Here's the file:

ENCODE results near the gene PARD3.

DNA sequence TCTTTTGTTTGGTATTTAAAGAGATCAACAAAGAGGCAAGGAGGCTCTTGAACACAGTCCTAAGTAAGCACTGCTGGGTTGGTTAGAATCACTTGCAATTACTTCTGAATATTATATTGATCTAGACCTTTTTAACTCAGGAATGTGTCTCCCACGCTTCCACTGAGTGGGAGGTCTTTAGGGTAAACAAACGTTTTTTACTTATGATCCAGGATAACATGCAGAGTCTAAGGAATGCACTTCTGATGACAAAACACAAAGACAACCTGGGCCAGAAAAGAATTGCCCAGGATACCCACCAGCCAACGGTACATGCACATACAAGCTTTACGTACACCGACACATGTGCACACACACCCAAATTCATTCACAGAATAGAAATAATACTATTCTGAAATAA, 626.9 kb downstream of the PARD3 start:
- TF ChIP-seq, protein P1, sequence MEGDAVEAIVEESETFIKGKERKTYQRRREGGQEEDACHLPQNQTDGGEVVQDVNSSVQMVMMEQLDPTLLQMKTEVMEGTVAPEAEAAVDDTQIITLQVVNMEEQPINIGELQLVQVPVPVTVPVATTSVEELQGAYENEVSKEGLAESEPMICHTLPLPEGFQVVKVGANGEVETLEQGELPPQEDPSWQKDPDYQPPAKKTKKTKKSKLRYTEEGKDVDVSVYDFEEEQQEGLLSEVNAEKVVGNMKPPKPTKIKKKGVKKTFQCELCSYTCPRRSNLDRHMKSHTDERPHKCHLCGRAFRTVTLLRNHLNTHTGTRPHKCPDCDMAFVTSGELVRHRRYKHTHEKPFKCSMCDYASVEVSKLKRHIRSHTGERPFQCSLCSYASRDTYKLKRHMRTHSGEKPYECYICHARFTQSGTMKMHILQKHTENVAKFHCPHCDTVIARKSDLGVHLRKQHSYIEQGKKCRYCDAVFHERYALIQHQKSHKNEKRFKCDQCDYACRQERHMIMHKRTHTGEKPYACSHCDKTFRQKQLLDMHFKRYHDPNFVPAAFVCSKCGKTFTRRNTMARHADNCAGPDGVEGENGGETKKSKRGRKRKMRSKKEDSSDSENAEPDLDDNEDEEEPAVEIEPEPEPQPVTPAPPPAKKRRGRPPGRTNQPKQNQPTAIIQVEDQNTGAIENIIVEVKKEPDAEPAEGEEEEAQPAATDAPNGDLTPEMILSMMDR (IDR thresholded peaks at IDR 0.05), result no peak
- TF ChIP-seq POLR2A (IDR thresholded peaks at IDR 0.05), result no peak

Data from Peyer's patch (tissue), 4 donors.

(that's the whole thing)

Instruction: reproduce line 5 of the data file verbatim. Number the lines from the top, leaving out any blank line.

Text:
Data from Peyer's patch (tissue), 4 donors.